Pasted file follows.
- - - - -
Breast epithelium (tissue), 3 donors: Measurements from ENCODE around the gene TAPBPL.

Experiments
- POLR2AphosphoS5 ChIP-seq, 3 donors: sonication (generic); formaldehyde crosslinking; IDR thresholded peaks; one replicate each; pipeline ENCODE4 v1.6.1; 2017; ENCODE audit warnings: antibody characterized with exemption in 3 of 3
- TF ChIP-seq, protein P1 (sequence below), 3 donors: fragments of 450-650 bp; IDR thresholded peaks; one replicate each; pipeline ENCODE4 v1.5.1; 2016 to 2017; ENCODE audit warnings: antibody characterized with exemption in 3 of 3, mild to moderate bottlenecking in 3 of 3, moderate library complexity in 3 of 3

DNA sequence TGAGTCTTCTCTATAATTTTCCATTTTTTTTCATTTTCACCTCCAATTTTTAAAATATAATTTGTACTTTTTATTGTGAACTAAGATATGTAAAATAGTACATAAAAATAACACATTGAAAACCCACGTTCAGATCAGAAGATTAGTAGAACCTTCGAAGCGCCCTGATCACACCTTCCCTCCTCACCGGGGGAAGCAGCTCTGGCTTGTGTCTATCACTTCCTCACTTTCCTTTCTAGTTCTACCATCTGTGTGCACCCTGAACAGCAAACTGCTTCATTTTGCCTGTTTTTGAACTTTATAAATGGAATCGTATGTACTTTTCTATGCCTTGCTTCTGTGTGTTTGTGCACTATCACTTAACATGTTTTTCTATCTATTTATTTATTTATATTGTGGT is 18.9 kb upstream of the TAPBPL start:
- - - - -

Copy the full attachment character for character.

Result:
Breast epithelium (tissue), 3 donors: Measurements from ENCODE around the gene TAPBPL.

Experiments
- POLR2AphosphoS5 ChIP-seq, 3 donors: sonication (generic); formaldehyde crosslinking; IDR thresholded peaks; one replicate each; pipeline ENCODE4 v1.6.1; 2017; ENCODE audit warnings: antibody characterized with exemption in 3 of 3
- TF ChIP-seq, protein P1 (sequence below), 3 donors: fragments of 450-650 bp; IDR thresholded peaks; one replicate each; pipeline ENCODE4 v1.5.1; 2016 to 2017; ENCODE audit warnings: antibody characterized with exemption in 3 of 3, mild to moderate bottlenecking in 3 of 3, moderate library complexity in 3 of 3

DNA sequence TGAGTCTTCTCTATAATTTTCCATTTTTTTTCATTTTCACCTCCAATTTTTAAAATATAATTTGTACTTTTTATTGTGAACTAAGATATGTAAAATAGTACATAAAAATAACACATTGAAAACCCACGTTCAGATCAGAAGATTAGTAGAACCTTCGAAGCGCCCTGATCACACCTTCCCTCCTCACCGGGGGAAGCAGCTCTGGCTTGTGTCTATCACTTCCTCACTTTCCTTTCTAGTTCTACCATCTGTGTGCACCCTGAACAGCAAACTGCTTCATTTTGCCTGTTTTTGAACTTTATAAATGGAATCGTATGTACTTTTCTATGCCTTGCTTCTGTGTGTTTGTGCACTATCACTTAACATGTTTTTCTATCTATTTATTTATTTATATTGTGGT is 18.9 kb upstream of the TAPBPL start: